The Landing on Mars

Back to Article
Back to Article

The Landing on Mars


Hang on for a minute...we're trying to find some more stories you might like.


Email This Story






NASA’s Mars Lander, Insight, on November 26th, 2018, at 11:52 am Pacific Standard Time, landed on Mars to study the interior and take the planet’s vital sign, it’s pulse, and temperature, basically checking it’s status and functions.

The Insight landed at Elysium Planitia, which is a broad plain on Mars. It had taken the lander about 8 and a half months to get to the planet and the trip was at least 354 million miles, or 570 kilometers. It first left on the 5th of May, 2018 at around 10:02 am at Vandenberg Air Force Base, California. Some engineers refer to the landing phase of a Mars mission as “seven minutes of terror” because the spacecraft has to perform a complex series of actions without mistakes in a very short amount of time. Then because it’s so far away, the craft has to do everything automatically, with no human input or control. Everything had worked out perfectly though. The lander had also gotten its first view of Mars without a lense covering it.

The first sounds of wind on Mars was also captured by the Insight.

Mars is the fourth planet closest to the sun and the second smallest planet after mercury. The planet is named after the Roman god of war, Mars. It is also described as ‘The Red Planet,’ due to its appearance. The planet is a terrestrial planet with a thin atmosphere composed primarily of Carbon Dioxide. Mars is also home to the tallest mountain in the solar system, Olympus Mons, a shield volcano that’s 21 km high and 600 km in diameter.

The Lander will probe deep beneath the surface of the Red Planet to measure temperatures and allow study of its seismic activity. The Mars Lander had already generated more electrical power than any of the previous Mars Vehicles had, setting a new record as soon as it had landed and extended its large solar arrays hours later.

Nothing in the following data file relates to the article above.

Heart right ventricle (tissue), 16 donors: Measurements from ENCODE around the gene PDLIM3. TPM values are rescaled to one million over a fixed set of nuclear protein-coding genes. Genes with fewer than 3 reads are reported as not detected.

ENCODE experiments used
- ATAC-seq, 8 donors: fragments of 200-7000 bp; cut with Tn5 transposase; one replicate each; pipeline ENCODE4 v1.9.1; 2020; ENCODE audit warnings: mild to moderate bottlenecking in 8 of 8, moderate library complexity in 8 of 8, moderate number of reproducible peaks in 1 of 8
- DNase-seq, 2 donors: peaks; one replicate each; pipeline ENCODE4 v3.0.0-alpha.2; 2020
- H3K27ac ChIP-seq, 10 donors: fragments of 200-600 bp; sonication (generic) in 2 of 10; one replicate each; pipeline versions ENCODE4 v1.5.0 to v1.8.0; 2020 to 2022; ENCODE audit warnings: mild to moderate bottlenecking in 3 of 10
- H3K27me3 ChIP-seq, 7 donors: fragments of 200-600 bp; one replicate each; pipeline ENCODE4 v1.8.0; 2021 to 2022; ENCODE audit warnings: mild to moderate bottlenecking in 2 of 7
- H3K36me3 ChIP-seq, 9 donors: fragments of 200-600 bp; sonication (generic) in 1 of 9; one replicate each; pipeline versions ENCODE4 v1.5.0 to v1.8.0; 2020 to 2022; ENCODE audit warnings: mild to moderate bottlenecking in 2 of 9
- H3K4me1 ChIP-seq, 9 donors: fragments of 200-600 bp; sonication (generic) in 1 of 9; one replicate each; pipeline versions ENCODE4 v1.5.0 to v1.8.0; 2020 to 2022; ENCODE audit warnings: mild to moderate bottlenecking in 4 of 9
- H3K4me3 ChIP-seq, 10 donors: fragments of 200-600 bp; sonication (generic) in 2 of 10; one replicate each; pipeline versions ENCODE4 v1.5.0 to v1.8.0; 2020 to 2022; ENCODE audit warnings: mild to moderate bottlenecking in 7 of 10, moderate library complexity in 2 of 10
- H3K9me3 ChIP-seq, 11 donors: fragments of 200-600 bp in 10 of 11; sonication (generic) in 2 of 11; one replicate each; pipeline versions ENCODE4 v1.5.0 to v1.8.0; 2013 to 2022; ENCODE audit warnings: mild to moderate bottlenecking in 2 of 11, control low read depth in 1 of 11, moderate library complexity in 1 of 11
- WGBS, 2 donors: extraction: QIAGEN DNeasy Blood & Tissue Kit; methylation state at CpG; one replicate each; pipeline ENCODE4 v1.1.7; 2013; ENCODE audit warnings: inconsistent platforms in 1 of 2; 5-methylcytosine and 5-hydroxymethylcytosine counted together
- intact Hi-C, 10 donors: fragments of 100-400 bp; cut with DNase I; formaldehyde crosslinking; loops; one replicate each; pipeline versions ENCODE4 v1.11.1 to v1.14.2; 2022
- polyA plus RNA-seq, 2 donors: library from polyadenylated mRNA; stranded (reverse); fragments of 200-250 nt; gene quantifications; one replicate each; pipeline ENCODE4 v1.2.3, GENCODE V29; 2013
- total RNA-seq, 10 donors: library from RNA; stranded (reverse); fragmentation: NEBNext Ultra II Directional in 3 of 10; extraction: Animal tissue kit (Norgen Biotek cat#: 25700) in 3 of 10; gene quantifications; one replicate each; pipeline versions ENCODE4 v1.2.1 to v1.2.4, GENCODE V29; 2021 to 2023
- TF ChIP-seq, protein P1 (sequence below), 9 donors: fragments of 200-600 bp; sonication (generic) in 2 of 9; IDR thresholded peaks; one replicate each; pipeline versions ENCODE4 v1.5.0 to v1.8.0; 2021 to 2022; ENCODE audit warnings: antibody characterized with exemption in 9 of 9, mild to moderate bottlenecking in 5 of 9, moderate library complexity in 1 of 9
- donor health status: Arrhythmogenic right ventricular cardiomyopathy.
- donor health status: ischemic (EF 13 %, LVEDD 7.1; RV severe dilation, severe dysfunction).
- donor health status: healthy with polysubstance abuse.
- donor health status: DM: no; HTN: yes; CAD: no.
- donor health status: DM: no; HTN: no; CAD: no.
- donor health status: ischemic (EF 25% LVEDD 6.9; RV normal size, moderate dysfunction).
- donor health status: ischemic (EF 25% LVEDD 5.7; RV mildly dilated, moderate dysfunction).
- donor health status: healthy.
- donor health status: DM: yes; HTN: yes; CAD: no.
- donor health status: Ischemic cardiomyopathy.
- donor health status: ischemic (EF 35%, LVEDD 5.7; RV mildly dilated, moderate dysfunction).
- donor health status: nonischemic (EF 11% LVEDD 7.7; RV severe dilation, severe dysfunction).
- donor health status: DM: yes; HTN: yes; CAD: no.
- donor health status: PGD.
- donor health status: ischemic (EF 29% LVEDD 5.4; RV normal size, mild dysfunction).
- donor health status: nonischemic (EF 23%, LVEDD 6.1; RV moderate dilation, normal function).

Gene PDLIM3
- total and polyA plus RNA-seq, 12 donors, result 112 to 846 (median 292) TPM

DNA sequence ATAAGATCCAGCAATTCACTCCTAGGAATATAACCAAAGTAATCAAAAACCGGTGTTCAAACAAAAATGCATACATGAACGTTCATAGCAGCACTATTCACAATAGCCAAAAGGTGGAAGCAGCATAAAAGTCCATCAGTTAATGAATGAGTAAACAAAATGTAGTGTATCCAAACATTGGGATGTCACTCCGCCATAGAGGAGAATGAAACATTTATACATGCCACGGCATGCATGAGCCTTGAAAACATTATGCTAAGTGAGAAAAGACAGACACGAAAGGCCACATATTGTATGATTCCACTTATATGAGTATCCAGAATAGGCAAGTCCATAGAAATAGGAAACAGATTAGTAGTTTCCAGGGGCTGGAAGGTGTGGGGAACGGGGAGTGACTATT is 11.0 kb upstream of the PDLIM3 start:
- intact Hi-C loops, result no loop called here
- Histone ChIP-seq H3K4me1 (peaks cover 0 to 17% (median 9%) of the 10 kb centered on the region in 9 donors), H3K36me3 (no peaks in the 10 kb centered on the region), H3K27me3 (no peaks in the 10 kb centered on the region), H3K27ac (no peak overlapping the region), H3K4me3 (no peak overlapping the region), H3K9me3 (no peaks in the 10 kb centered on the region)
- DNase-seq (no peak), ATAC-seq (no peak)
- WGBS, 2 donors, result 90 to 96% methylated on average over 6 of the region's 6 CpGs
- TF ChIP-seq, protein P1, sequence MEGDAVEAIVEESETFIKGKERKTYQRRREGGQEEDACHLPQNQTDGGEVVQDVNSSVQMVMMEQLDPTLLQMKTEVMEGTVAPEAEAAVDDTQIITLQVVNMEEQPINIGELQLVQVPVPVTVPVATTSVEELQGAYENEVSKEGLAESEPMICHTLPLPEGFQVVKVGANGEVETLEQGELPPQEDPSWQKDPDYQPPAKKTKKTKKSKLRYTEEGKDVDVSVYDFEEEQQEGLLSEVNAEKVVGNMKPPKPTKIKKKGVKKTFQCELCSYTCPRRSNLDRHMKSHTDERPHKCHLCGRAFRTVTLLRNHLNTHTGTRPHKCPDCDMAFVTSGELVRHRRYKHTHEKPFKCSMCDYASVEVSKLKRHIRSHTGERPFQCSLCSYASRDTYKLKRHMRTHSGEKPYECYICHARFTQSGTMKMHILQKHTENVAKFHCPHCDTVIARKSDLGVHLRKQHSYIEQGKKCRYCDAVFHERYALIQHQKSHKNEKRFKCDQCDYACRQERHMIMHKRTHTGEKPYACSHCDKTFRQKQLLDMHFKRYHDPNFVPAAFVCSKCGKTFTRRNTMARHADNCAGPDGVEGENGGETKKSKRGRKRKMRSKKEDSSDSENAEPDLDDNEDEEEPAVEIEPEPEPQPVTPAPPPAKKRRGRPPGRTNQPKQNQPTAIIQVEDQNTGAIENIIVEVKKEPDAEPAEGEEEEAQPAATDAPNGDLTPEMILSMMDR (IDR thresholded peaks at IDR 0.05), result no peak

The Insight’s first picture on Mars.

The Lander’s $850 million mission is scheduled to run for two Earth years, or equivalent to one Mars year. The information and data that’ll be gathered by the lander will help members map out the interior of Mars and reveal key insights about the red planet.

 

Leave a Comment

If you want a picture to show with your comment, go get a gravatar.




Navigate Left
  • The Landing on Mars

    News

    Trump Tweeting on Global Warming

  • The Landing on Mars

    News

    CNN Outraged As White House Takes Away Press Pass

  • The Landing on Mars

    News

    The Death And Legacy of George H. W. Bush

  • The Landing on Mars

    News

    38 Women of Color Took Their Seats in Congress

  • The Landing on Mars

    News

    Stan Lee Passes Away at 95

  • The Landing on Mars

    News

    6ix9ine Gets Prosecuted

  • The Landing on Mars

    News

    Creator of Spongebob Squarepants Dies at Age 57

  • The Landing on Mars

    News

    Migrant Caravan Headed for US Border

  • The Landing on Mars

    News

    Google Walkout, A Turning Point in Tech

  • The Landing on Mars

    News

    Shipping Containers Exploding in San Pedro

Navigate Right
The Landing on Mars